Judd Hirsch found himself July 14 back where he started his professional acting career 32 years ago--starring in Herb Gardner's A Thousand Clowns.
Then it was summer stock; now it is the Roundabout revival on Broadway. In the interim he has racked up two Tony Awards by finessing the words of Herb Gardner (I'm Not Rappaport and Conversations With My Father), and the playwright is said to have pushed for the actor when Off-Broadway's Below the Belt went below the break-even line and he suddenly became available.
There's a world of difference between the two Thousand Clowns, Hirsch conceded. "The first time I did it, I wasn't even conscious. I was dissatisfied not getting the part I wanted to get. I came in with all the expectations of playing Chuckles the Chipmunk, and the director suggest I try for Murray Burns. I said, 'Aw, c'mon. He's very straight.' What did I know? They said, 'No, he's a little bit crazy.' So I went ahead and played the guy."
The new production is notable for an outstanding Chuckles the Chipmunk (a TV kiddie-show host who doesn't "get along too well with kids"). A towering John Procaccino takes the third act off with him in the role, and even this early in the season Tony nominators are duly noting him. "My friend John plays anything we want him to play," says Hirsch, "mostly tall people."
One sad footnote to Clowns: The only people who won awards for the show--Sandy Dennis on stage, Martin Balsam on film -- are the only ones who've died. The Roundabout's opening-night audience for the show seemed stacked with actors who'd done time on its stage. Boyd Gaines, a two-time Tony winner for She Loves Me and The Heidi Chronicles, and Ann Pitoniak, a two-time Tony nominee for 'Night, Mother and Picnic, sat next to each other and did injured-"kneesies": He had just had knee surgery, and she had two knee replacements. "I didn't bring my cane," he said, "so we use the same cane."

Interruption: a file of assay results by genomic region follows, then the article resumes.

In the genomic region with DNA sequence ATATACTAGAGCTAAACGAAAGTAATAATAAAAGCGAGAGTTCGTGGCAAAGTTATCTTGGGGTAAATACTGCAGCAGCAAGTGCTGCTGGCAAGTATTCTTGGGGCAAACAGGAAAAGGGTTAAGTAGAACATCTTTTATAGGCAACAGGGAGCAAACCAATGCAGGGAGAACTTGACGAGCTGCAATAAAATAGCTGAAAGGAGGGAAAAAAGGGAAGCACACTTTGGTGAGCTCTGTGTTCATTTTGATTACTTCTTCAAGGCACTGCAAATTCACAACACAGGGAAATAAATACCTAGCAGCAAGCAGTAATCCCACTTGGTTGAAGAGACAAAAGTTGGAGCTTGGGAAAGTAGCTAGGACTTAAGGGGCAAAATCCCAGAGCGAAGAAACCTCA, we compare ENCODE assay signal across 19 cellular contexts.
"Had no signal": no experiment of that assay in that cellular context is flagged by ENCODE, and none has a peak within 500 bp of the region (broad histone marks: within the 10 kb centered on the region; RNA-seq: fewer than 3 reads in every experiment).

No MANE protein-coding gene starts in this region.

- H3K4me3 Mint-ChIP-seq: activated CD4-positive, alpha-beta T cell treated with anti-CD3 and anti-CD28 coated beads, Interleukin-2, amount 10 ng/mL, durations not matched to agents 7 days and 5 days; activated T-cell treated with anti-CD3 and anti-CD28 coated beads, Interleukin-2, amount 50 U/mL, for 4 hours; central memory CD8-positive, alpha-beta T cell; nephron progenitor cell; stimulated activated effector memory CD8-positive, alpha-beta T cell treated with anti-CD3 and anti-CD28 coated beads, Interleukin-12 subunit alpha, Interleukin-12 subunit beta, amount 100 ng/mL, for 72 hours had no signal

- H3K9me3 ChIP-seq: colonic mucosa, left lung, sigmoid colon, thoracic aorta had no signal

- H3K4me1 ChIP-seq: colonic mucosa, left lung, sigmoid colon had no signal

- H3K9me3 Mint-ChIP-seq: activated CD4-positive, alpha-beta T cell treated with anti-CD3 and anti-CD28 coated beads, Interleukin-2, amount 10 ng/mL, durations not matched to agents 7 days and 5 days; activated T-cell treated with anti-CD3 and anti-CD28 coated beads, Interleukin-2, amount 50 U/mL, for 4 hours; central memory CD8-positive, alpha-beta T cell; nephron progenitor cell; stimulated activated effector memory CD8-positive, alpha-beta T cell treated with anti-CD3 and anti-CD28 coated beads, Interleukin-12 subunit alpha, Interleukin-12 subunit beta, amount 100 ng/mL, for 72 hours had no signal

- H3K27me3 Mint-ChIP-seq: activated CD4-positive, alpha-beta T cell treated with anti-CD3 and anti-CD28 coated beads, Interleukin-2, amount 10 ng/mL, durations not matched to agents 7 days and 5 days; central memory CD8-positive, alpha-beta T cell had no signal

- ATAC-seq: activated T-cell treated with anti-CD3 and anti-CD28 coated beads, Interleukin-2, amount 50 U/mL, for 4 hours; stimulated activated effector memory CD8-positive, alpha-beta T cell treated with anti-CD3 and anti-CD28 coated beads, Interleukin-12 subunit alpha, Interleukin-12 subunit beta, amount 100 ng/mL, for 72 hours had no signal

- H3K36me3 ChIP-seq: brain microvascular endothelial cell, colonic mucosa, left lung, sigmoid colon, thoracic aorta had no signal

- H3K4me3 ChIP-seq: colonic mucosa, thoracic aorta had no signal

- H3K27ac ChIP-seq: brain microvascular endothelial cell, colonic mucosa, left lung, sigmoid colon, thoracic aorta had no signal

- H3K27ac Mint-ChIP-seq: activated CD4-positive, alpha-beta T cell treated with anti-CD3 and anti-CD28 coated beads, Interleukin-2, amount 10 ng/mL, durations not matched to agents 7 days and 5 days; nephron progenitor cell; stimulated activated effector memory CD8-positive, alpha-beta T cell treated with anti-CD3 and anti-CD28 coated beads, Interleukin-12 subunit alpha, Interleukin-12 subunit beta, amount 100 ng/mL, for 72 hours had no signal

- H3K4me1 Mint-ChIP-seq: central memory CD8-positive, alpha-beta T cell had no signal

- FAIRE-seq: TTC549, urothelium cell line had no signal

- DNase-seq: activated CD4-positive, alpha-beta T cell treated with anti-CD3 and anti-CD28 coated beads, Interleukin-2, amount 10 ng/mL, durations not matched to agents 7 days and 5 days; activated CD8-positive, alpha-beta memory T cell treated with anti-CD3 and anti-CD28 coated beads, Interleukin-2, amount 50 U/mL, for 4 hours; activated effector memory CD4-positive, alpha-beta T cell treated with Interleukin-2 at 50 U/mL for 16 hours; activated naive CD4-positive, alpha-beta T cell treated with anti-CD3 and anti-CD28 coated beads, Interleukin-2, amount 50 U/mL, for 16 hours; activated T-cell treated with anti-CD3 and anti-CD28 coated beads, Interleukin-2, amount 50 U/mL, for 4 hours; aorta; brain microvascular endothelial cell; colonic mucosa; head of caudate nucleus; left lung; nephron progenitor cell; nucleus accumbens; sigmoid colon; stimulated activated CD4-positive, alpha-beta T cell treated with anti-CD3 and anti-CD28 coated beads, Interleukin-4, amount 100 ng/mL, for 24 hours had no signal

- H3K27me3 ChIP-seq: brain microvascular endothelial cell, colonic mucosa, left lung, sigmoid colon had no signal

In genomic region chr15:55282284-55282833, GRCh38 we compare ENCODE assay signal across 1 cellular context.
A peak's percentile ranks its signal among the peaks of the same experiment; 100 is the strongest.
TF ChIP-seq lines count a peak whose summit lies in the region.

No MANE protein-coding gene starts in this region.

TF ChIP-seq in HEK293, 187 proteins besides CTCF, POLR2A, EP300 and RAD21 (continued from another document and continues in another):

And, no, he didn't get any hate mail for the winsome Nazi he just played in Cynthia Ozick's The Shawl. "I got consistently booed," he admits, "but people would actually wait for me after the show to say, 'We weren't booing you. We were booing the character you played. I thought that was nice."
Pitoniak, despite the knee replacements, was positively beaming--and with cause: "I did a film on Friday--first time I've worked in 15 months--The Tears of Julian Poe, with a bunch of New York actors like Cherry Jones and Harve Presnell. That was fun, so I hope to get back to working again."
Debra Monk, herself a Tony nominee for Picnic (and a Tony winner for Redwood Curtain), is in the throes of a second Kander & Ebb workshop of the season--Steel Pier, which followed The Skin of Our Teeth. She played Mrs. Antrobus in the latter so she couldn't help gushing about Greg Gerrman, who played her son in that reading. It seems the actor just turned, impressively, playwright with an opus in this year's Ensemble Studio Theatre play marathon.
Peter Frechette, a Tony contender for Our Country's Good and Eastern Standard, sat with his Raised in Captivity author and director, Nicky Silver and David Warren. The latter two are gearing up to take it from the top again--Fit To Be Tied next month at Playwrights Horizons--but it will be without Frechette. "I'm getting out of credit-card debt," quipped the actor. He's doing this by heading West--almost immediately--to begin a series called "Profiler," which will aired over NBC on Saturday nights begining this fall.
Another New York stage actor headed for L.A. and film--"L.A. Confidential," specifically--is Ron Rifkin, who was to make The Ride to Mt. Morgan up at Williamstown until "this movie came along." F. Murray Abraham rode instead.